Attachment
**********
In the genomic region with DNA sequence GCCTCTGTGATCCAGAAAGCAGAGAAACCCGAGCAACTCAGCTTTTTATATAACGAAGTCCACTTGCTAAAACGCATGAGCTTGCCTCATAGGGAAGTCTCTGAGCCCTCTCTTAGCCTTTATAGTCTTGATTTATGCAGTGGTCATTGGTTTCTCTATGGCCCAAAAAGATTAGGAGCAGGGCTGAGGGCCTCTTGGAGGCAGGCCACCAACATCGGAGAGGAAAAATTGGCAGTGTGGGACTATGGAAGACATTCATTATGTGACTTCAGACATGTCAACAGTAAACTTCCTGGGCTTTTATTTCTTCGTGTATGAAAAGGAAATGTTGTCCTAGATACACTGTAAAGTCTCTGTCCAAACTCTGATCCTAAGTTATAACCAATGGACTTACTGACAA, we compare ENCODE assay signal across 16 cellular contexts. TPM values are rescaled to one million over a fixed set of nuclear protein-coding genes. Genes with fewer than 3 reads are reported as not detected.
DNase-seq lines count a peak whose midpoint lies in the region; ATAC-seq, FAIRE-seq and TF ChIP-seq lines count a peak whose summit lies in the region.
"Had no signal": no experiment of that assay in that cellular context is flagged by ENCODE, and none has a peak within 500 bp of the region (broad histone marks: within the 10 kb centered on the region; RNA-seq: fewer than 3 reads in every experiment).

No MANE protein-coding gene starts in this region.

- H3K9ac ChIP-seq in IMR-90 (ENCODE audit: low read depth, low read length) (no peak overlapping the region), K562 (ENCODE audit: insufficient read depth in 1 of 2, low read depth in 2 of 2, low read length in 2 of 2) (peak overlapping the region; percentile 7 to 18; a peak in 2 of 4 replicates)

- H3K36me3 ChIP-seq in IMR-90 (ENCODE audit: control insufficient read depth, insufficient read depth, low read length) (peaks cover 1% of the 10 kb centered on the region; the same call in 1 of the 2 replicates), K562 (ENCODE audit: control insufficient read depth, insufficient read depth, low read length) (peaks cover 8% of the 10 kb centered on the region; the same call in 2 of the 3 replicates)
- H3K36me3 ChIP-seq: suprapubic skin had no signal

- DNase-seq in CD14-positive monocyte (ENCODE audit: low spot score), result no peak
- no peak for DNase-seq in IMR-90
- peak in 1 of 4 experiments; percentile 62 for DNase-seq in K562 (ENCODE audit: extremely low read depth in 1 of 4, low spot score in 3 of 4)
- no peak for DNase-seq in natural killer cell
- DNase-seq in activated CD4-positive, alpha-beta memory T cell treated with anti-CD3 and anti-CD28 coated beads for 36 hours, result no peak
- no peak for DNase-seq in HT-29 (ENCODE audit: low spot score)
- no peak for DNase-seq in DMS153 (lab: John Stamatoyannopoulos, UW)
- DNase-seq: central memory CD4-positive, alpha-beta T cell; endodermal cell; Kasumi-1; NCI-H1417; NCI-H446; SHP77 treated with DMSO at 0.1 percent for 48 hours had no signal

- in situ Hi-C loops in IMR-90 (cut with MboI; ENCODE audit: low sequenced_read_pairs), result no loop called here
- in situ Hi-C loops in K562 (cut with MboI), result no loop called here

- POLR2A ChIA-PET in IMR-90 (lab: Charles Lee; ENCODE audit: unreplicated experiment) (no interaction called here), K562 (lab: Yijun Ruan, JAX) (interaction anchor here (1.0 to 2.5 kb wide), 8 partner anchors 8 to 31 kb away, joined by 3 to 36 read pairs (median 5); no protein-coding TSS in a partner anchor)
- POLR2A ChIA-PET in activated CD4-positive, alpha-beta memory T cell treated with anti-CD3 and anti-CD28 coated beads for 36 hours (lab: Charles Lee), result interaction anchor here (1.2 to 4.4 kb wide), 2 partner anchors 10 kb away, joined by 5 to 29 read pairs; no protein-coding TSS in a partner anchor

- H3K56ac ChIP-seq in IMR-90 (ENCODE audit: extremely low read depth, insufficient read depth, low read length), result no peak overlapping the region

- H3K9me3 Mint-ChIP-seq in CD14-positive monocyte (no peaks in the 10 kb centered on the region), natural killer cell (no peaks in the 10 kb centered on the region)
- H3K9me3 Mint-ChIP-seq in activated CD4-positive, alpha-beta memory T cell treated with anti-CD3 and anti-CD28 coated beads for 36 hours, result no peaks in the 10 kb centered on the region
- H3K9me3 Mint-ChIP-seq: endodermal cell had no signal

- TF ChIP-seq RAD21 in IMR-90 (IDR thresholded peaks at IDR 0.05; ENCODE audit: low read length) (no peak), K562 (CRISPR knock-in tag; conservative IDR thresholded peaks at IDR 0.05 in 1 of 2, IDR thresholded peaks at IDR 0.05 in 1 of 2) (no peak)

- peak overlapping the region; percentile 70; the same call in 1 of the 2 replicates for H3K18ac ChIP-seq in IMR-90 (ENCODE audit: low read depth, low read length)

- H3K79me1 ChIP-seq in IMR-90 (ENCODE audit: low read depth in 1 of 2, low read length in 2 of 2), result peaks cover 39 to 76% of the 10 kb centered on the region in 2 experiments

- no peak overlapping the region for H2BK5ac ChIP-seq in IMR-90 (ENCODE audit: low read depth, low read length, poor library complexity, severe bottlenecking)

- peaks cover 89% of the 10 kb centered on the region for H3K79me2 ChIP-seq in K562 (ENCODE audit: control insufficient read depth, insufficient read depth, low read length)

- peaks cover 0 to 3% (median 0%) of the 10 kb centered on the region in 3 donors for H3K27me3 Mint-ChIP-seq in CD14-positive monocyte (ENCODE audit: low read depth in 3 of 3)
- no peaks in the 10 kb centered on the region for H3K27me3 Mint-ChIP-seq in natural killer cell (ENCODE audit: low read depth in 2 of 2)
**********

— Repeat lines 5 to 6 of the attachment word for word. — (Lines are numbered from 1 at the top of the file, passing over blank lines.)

- H3K9ac ChIP-seq in IMR-90 (ENCODE audit: low read depth, low read length) (no peak overlapping the region), K562 (ENCODE audit: insufficient read depth in 1 of 2, low read depth in 2 of 2, low read length in 2 of 2) (peak overlapping the region; percentile 7 to 18; a peak in 2 of 4 replicates)

- H3K36me3 ChIP-seq in IMR-90 (ENCODE audit: control insufficient read depth, insufficient read depth, low read length) (peaks cover 1% of the 10 kb centered on the region; the same call in 1 of the 2 replicates), K562 (ENCODE audit: control insufficient read depth, insufficient read depth, low read length) (peaks cover 8% of the 10 kb centered on the region; the same call in 2 of the 3 replicates)